“So good to see the Saudi Arabia visit with the King and 50 countries already paying off. They said they would take a hard line on funding extremism, and all reference was pointing to Qatar. Perhaps this will be the beginning of the end to the horror of terrorism!”

This prompted pundits on both sides of the political spectrum to question whether Trump was simply being reckless in his response, or actually announcing a shift in decades of U.S. policy regarding Qatar, home of the Al Udeid Air Base southwest of Doha. Al Udeid is not only America’s largest military base in the Middle East — with some 10,000 troops, but since 2003, it has served as forward headquarters for CENTCOM (the U.S. Central Command), and has been crucial in America’s operations in Afghanistan, Iraq and Syria.

The following day, Trump was accused of backtracking, when he phoned Al Thani and offered to “help the parties resolve their differences, including through a meeting at the White House if necessary.”

Jerusalem Post columnist Caroline Glick pointed out that this was not a case of Trump reversing his position, but rather of proposing the most reasonable course of action available:

“With the Pentagon dependent on the Qatari base, and with no clear path for unseating the emir through war or coup without risking a much larger and more dangerous conflict, the only clear option is a negotiated resolution.

“Under the circumstances, the best option for the US to openly work towards is to diminish Qatar’s regional profile and financial support for Iran and its terrorist allies and proxies.”

Nevertheless, mixed messages appeared to be emerging from the Trump administration. On June 9, Secretary of State Rex Tillerson said that the blockade was hindering U.S. operations against ISIS. On the same day, Pentagon spokesman Navy Capt. Jeff Davis asserted that the isolation of Qatar so far has had no negative impact on U.S. operations in and out of Al Udeid. “All of our supplies are getting in just fine,” he told reporters. “The Defense Logistics Agency is certainly always looking at contingency plans if they’re needed, but for right now they’re OK.”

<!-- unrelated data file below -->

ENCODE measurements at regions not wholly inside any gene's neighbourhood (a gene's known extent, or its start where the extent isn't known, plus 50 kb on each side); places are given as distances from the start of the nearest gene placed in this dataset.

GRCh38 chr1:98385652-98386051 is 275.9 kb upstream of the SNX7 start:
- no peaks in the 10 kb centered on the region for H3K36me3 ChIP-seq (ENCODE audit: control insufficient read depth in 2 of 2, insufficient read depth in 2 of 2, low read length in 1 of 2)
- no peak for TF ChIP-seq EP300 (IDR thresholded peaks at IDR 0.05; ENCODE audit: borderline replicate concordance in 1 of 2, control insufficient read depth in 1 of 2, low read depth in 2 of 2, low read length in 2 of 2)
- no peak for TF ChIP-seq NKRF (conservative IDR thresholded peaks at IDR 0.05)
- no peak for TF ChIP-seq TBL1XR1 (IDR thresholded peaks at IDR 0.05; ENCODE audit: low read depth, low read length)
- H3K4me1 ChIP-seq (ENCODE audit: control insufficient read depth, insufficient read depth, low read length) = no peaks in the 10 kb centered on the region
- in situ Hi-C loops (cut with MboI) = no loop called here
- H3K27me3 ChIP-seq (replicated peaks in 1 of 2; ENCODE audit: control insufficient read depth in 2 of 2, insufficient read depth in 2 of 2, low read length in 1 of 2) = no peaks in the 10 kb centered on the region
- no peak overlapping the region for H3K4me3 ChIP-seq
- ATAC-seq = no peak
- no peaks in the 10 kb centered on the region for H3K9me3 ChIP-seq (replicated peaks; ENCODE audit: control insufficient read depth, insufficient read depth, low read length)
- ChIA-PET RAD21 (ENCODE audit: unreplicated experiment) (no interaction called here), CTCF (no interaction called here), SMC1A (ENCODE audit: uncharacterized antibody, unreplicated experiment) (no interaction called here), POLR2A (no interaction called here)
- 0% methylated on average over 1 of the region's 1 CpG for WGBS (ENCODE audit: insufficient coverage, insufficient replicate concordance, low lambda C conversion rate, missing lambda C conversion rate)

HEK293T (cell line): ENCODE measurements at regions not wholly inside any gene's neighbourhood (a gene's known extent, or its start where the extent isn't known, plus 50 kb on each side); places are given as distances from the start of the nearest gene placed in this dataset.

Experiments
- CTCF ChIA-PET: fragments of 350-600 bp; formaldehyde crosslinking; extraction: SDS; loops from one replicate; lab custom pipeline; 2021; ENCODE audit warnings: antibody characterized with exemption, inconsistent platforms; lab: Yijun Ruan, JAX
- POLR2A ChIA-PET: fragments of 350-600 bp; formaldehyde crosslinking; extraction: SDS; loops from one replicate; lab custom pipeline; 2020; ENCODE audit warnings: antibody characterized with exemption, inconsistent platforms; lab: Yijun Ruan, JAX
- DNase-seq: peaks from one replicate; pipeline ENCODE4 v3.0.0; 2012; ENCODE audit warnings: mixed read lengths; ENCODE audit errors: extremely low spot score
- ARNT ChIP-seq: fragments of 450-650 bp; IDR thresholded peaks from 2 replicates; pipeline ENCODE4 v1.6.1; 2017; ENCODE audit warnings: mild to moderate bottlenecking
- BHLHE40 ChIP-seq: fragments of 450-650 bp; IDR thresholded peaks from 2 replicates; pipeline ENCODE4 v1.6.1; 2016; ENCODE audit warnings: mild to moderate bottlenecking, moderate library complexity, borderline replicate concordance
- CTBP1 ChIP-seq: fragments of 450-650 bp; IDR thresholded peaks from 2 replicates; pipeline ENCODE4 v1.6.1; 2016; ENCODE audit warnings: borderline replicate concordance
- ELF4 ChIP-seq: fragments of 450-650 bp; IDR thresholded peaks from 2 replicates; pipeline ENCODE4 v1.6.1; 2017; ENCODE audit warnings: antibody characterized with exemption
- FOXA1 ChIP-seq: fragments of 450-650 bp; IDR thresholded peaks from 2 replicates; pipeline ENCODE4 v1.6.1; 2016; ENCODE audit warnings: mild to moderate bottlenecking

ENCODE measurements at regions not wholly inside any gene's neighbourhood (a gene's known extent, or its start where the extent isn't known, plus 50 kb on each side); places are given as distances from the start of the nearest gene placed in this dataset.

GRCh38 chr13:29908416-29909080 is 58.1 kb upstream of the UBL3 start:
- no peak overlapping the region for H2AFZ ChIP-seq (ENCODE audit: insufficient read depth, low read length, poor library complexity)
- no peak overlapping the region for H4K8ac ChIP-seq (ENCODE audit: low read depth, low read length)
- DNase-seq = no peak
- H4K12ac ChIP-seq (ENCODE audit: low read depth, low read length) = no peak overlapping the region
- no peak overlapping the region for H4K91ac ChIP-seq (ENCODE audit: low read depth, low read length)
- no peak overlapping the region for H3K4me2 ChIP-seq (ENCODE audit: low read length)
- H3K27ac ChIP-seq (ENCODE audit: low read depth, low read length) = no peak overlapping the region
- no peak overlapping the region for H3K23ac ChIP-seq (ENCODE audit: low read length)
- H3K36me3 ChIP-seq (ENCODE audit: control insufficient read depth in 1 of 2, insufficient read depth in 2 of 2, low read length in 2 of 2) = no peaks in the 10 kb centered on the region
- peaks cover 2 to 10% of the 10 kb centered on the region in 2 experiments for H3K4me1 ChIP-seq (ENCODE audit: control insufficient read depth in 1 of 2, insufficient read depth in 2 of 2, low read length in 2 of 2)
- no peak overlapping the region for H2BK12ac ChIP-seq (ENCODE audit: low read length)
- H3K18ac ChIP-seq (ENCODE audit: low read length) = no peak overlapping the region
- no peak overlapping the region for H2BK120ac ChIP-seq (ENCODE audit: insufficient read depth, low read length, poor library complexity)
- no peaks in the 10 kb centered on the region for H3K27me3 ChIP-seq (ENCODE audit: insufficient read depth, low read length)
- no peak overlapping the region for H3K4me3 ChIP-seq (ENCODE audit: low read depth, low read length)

On the day that these conflicting claims began to circulate, Saudi Arabia, the UAE, Egypt and Bahrain issued a statement designating 59 individuals and 12 organizations as having terror ties to Qatar. According to the statement, Doha “announces fighting terrorism on one hand and finances and supports and hosts different terrorist organizations on the other hand,” and harbors “terrorist and sectarian groups that aim to destabilize the region, including the Muslim Brotherhood, Daesh [ISIS] and Al Qaeda.”

Bygone days of unity. The leaders of the Gulf states pose with British PM Theresa May at the Gulf Cooperation Council summit, on December 7, 2016 in Manama, Bahrain. (Photo by Carl Court/Getty Images)

On June 7 — the day of Trump’s phone call and two days before the release of the Saudi statement — Qatar hired of the law firm of John Ashcroft, former attorney general under President George W. Bush, to help counter terror accusations. This clearly was a calculated move, as Ashcroft had been instrumental in pushing through the post-9/11 “Uniting and Strengthening America by Providing Appropriate Tools Required to Intercept and Obstruct Terrorism Act of 2001,” more commonly known as the Patriot Act.

According to the “Scope of Engagement” of the Ashcroft retainer, its “broad purpose,” for a “flat fee” of $250,000, is to:

“provid[e] the Client with comprehensive strategic advice, legal counsel, support, and representation related to confirming, educating, assessing and reporting the Client’s efforts to combat global terrorism and its support of and compliance with international financial regulations, including compliance with United States Treasury rules and regulations.

“The firm understands the urgency of this matter and need to communicate accurate information to both a broad constituency and certain domestic agencies and leaders…will advance, advocate, represent, and protect the Client’s interests as necessary, including but not limited to the development of comprehensive legal and government affairs strategy, coordination as necessary and in the interest of the Client, assessment of the pending news and certain nations’ claims that adversely impact the Client’s reputation and pose serious risk and consequences.”